The Antarctic Ice Sheet is one of the world’s greatest freshwater storages. A warming climate has led to accelerated mass loss, mainly from its Western part  (WAIS), and its contribution to sea level rise has has steadily increased over the last decade. The aim of RATES is to quantify and ascertain rigorous uncertainty estimates on this contribution. 

Mass balance
Mass and height changes on the ice sheets are determined mainly by three processes: ice dynamics, surface mass balance, and land movement.  Surface mass balance (SMB) subsumes snowfall (or precipitation in general), melt, and runoff. Land movement can be caused through either elastic or viscoelastic processes: When large ice masses melt away, the solid earth springs back into place where is was pushed down by ice masses before. This can either happen instantaneously - if only the elastic upper layer, the crust, is concerned - or over thousands of years as a reaction of the fluid upper mantle flowing back into place. In the latter case, this process is called glacial isostatic adjustment - GIA. Another process that plays a role in determining mass balance is firn compaction, the densification of past years’ snow (firn). So overall, we are dealing with five different processes: ice, SMB, GIA, elastic rebound of the crust, and firn compaction. It is worth pointing out that the two latter processes result in height changes, but do not affect mass. Yet all five need to be known or estimated if we are to obtain a reliable estimate for Antarctica's contribution to sea level rise.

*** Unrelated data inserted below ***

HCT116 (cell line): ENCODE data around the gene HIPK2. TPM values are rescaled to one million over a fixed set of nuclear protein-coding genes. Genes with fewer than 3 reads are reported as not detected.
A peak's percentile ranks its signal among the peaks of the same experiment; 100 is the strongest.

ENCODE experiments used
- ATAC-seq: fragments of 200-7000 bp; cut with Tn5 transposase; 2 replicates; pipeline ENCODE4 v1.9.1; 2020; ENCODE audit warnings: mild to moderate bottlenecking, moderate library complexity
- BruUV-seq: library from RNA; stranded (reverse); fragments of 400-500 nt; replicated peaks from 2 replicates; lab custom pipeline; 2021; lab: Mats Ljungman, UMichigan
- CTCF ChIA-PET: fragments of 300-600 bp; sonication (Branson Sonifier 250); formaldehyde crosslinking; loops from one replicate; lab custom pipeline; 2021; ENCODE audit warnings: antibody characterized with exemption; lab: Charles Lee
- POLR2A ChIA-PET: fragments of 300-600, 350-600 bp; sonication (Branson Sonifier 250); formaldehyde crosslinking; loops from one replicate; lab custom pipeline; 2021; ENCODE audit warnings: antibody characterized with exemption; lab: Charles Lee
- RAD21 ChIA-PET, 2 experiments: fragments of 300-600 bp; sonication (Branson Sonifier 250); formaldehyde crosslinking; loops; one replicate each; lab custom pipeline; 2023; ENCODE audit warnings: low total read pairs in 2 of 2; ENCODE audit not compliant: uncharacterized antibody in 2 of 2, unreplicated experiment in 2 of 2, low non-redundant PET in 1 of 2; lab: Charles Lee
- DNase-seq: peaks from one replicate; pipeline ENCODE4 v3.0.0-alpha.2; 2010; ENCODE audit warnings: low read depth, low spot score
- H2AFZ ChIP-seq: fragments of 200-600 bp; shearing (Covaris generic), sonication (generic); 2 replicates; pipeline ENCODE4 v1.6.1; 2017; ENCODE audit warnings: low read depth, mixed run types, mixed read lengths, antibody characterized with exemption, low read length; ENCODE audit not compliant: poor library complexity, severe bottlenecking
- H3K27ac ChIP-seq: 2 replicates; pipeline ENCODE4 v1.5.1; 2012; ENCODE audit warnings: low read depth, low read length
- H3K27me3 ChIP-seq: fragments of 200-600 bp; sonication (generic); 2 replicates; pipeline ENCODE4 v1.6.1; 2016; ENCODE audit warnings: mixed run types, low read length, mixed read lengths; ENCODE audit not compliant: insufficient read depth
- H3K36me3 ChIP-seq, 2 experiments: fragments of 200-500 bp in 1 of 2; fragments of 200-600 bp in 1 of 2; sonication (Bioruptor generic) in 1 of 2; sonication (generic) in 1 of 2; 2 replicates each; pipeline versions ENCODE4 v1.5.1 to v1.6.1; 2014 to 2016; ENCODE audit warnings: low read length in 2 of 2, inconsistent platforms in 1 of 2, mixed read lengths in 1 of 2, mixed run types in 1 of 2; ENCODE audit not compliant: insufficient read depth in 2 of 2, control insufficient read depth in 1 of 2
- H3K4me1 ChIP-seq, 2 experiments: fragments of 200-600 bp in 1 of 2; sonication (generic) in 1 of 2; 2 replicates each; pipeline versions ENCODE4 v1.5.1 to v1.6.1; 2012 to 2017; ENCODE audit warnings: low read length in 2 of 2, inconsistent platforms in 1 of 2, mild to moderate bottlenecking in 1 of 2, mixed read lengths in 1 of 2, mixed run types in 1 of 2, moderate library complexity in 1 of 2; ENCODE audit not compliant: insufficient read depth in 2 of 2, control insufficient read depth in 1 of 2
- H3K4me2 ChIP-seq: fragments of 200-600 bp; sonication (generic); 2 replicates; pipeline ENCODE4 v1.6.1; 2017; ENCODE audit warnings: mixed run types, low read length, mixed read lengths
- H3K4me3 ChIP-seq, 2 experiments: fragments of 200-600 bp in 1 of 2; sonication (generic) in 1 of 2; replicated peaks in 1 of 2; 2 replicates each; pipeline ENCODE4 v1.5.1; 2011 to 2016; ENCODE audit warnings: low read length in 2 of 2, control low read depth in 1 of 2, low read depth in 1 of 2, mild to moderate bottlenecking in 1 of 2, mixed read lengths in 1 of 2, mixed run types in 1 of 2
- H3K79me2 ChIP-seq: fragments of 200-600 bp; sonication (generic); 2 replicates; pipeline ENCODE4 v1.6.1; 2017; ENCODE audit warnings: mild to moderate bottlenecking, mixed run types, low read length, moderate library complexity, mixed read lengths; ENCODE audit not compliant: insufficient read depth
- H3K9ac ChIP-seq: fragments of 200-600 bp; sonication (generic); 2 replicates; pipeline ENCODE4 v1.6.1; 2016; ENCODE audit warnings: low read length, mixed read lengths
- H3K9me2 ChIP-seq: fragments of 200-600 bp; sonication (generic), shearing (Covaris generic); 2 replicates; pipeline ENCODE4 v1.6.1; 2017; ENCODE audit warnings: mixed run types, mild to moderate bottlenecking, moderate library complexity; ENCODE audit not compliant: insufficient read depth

Combining all data
Our data can identify total height and mass changes, but can not necessarily discriminate between the different causes. The aim of the RATES project is to produce error-bounded trends of Antarctic ice mass balance through a rigorous combination of different data sets - altimetry, satellite gravimetry, and GPS. Our agenda is to use as few forward models as possible for our estimates. We are employing a hierarchical model (HM) statistical framework which simultaneously estimates the "most likely" combination of ice and SMB changes and viscoelastic rebound (GIA) at any given point - together with a probability distribution and a standard error. See the section 'Project details' for more details.

The team

Professor Jonathan Bamber    Dr Nana Schoen  Dr Andrew Zammit Mangion